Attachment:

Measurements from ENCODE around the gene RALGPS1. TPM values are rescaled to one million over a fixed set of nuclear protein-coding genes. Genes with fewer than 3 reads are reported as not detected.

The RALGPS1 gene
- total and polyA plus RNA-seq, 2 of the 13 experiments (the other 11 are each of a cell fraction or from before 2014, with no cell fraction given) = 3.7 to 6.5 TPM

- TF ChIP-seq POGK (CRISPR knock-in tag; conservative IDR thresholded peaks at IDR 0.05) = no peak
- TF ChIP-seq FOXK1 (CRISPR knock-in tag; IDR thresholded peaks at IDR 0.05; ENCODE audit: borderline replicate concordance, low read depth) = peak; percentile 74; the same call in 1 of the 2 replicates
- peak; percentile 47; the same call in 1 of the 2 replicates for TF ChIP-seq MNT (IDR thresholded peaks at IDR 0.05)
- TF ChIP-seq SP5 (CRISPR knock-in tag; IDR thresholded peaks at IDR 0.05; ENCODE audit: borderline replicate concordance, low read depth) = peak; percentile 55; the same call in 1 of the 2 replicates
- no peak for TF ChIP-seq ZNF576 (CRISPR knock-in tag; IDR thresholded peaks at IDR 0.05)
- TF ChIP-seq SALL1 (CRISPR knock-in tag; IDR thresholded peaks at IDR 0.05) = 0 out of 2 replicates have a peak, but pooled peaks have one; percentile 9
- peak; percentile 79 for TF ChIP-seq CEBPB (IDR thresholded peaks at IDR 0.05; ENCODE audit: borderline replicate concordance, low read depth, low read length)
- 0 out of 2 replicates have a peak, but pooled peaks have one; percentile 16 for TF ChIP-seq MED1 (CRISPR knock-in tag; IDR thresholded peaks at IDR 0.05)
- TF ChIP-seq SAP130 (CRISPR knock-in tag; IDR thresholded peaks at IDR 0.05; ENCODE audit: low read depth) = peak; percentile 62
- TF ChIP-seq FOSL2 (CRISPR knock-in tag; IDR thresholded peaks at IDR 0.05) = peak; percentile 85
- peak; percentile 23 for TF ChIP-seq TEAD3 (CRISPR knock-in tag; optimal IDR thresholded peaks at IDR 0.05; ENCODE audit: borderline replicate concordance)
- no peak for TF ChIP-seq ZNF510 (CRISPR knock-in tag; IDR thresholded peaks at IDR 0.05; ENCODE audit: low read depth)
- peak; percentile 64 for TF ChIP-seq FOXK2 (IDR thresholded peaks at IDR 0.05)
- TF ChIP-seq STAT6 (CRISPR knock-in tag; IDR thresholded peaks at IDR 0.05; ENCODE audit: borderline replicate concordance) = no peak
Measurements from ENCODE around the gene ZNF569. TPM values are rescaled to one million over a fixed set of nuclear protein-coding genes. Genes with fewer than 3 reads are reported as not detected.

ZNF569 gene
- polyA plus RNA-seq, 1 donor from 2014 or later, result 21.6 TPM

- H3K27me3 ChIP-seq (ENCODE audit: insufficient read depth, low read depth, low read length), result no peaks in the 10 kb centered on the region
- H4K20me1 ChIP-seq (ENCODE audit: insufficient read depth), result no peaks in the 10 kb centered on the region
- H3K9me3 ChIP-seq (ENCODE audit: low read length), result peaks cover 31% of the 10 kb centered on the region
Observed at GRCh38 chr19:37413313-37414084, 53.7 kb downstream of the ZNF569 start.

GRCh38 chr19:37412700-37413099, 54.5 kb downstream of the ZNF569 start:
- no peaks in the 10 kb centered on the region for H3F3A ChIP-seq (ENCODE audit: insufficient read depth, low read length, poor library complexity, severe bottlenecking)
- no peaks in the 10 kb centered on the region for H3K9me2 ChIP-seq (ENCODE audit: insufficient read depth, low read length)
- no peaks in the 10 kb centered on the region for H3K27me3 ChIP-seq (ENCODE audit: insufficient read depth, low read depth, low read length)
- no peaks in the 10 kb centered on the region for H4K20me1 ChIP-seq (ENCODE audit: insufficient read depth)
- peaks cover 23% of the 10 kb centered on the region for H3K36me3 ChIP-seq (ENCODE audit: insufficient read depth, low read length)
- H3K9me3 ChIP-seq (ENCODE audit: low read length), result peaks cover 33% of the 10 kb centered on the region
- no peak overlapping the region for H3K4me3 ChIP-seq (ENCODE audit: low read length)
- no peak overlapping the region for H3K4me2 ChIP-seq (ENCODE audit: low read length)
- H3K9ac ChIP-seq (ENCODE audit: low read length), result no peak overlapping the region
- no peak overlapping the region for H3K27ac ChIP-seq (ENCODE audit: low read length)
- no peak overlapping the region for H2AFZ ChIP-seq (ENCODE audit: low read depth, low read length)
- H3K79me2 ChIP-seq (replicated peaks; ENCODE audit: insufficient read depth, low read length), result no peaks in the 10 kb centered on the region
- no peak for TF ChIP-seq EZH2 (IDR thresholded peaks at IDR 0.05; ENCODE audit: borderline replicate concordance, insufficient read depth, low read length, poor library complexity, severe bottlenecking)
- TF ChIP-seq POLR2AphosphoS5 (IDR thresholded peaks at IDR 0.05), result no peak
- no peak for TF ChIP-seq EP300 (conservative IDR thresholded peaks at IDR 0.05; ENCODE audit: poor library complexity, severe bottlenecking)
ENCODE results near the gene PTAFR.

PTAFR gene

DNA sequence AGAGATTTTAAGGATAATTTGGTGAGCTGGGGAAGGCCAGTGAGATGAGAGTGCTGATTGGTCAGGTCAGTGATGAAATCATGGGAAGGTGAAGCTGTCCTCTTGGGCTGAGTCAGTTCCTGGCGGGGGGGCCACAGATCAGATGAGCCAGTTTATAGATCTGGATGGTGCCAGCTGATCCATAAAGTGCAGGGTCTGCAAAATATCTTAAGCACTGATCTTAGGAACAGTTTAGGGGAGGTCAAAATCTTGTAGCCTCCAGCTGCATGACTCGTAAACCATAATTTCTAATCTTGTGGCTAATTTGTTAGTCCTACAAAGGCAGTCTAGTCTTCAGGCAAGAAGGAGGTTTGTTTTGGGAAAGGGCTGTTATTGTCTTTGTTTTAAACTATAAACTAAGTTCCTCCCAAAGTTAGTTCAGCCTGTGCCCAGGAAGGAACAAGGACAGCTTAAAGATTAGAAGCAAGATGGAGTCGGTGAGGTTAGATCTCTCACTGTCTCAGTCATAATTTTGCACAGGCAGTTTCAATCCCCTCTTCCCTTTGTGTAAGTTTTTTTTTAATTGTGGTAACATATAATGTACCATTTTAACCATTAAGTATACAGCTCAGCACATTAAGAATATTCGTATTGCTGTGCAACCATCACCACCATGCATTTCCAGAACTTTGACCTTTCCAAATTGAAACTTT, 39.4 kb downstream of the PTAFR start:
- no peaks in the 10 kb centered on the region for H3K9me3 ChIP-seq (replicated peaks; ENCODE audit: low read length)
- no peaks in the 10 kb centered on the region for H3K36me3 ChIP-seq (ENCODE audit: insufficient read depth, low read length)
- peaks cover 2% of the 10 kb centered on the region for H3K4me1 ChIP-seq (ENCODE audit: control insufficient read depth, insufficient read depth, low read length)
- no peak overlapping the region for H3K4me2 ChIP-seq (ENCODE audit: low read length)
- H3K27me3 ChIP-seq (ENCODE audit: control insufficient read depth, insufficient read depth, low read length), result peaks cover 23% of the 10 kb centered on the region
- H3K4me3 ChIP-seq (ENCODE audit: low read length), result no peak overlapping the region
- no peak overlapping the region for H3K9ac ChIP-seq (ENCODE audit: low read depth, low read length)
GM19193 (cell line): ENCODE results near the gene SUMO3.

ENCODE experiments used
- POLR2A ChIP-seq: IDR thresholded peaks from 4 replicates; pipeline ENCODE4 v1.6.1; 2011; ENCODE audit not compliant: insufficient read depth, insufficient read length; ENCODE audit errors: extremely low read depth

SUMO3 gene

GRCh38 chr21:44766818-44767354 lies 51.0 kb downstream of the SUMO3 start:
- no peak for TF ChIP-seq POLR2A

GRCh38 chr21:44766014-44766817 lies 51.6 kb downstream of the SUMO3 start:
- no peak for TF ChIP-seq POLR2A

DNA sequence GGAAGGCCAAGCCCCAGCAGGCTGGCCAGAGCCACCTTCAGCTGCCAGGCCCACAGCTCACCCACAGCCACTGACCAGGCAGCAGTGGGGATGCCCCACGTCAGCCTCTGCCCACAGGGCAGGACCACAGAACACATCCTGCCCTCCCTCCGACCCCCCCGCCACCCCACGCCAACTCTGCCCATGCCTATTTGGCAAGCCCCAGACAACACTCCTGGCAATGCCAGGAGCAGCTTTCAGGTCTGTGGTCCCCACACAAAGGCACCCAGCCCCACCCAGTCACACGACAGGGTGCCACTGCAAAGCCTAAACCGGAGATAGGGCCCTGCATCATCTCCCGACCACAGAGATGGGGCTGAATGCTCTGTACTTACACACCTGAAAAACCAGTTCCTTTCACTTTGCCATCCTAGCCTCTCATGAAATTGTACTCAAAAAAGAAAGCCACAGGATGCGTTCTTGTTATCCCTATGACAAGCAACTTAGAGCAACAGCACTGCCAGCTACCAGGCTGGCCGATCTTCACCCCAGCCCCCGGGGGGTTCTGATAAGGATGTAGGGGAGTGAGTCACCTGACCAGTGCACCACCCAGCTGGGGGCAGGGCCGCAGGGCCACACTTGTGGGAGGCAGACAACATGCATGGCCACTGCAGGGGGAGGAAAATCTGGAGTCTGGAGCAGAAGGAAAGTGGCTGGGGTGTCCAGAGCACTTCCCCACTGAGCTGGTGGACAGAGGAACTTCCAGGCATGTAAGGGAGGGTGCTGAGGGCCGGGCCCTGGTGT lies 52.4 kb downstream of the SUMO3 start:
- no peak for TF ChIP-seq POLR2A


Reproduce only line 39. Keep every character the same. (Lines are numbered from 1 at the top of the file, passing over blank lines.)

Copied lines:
- TF ChIP-seq POLR2AphosphoS5 (IDR thresholded peaks at IDR 0.05), result no peak